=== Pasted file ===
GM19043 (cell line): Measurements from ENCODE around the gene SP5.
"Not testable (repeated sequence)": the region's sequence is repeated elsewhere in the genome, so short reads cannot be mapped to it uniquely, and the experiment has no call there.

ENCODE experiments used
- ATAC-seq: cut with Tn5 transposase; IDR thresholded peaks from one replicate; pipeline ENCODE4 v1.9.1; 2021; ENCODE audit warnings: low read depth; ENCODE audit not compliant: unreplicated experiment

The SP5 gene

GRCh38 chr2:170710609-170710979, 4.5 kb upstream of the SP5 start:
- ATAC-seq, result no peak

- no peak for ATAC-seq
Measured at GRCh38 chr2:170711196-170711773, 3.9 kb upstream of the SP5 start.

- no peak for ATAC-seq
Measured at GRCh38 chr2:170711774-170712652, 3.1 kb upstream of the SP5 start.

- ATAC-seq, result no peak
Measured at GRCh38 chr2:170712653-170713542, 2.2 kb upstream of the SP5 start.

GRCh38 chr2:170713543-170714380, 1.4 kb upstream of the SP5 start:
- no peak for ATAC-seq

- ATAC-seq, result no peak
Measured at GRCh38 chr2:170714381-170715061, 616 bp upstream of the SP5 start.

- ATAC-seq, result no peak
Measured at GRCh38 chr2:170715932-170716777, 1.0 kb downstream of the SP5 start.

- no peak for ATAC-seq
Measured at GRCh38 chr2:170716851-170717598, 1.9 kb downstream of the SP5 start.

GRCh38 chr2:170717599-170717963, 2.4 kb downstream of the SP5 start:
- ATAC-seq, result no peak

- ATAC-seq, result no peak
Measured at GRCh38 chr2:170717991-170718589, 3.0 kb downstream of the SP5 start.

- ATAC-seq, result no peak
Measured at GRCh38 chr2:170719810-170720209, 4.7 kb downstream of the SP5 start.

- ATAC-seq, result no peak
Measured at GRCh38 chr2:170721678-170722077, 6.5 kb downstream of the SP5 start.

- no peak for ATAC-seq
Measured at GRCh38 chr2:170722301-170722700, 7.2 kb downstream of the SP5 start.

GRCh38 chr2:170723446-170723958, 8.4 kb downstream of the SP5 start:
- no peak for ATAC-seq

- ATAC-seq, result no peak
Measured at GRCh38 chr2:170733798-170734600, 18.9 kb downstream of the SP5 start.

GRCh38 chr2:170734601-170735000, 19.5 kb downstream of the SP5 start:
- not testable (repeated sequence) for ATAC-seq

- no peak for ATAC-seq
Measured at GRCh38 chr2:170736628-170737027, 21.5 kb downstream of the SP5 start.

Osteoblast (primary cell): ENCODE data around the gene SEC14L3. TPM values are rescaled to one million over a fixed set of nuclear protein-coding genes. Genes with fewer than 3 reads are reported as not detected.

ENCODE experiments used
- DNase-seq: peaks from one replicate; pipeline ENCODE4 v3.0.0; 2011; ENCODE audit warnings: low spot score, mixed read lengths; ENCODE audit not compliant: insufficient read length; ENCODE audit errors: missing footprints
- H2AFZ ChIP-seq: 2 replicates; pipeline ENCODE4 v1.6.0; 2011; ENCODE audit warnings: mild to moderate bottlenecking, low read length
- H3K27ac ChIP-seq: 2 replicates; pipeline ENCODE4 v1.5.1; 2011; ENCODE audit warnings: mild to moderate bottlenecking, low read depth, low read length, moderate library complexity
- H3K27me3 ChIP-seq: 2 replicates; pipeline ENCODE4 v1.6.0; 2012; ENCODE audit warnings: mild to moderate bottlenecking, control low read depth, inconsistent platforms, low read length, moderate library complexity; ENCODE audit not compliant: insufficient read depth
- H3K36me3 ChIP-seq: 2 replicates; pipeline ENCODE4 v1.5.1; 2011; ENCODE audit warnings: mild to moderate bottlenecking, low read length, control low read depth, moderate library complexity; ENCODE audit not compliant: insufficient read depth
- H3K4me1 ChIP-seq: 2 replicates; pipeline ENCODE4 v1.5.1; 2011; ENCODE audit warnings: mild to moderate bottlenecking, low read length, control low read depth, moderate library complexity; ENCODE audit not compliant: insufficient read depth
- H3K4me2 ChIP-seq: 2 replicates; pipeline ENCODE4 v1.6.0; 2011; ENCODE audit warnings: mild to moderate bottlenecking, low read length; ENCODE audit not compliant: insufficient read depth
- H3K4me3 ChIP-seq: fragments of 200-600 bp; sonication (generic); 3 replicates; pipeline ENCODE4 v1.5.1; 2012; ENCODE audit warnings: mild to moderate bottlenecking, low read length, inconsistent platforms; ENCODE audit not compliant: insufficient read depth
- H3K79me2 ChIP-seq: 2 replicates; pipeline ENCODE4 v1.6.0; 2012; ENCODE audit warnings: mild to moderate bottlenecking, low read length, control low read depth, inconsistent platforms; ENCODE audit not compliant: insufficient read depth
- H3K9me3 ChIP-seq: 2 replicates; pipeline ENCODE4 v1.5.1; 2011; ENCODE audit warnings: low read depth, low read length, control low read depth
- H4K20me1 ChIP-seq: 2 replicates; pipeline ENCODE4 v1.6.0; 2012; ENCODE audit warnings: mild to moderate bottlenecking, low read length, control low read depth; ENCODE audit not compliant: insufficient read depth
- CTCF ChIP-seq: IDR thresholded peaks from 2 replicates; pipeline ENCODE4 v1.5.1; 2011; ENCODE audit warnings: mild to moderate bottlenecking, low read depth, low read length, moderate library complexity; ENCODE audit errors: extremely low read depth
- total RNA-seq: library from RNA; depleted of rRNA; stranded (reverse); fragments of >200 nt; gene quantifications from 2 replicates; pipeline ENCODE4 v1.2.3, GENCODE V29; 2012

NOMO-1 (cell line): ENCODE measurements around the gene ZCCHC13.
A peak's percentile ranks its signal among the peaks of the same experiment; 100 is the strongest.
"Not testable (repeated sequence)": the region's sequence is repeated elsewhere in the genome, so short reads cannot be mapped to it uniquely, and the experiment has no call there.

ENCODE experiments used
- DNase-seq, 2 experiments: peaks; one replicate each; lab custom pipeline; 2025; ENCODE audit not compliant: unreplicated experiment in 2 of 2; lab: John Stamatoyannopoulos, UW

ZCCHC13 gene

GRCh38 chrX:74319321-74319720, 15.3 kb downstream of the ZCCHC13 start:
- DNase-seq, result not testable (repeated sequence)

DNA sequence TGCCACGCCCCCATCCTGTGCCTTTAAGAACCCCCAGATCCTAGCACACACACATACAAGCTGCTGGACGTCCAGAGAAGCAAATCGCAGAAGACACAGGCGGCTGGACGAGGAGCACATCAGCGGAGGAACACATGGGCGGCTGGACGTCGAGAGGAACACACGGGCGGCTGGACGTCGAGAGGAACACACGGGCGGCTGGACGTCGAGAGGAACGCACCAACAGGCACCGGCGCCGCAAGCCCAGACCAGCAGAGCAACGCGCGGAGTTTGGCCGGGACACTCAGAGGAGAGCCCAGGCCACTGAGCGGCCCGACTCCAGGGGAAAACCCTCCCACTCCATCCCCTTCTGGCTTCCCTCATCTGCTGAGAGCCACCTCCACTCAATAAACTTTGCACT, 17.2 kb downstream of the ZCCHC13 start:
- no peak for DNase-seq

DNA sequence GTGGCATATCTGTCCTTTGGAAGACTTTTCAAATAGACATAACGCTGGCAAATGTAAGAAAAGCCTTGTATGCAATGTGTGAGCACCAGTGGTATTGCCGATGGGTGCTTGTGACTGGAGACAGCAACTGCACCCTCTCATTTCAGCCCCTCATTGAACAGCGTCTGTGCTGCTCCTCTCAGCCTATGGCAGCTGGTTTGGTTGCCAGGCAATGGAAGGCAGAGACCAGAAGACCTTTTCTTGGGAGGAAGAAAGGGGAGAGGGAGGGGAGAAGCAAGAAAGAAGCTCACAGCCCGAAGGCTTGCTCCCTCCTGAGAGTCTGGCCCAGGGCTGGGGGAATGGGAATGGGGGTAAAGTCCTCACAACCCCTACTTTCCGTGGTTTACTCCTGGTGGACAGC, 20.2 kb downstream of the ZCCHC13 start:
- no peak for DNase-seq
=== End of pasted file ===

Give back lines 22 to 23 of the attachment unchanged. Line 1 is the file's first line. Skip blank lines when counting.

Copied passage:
GRCh38 chr2:170717599-170717963, 2.4 kb downstream of the SP5 start:
- ATAC-seq, result no peak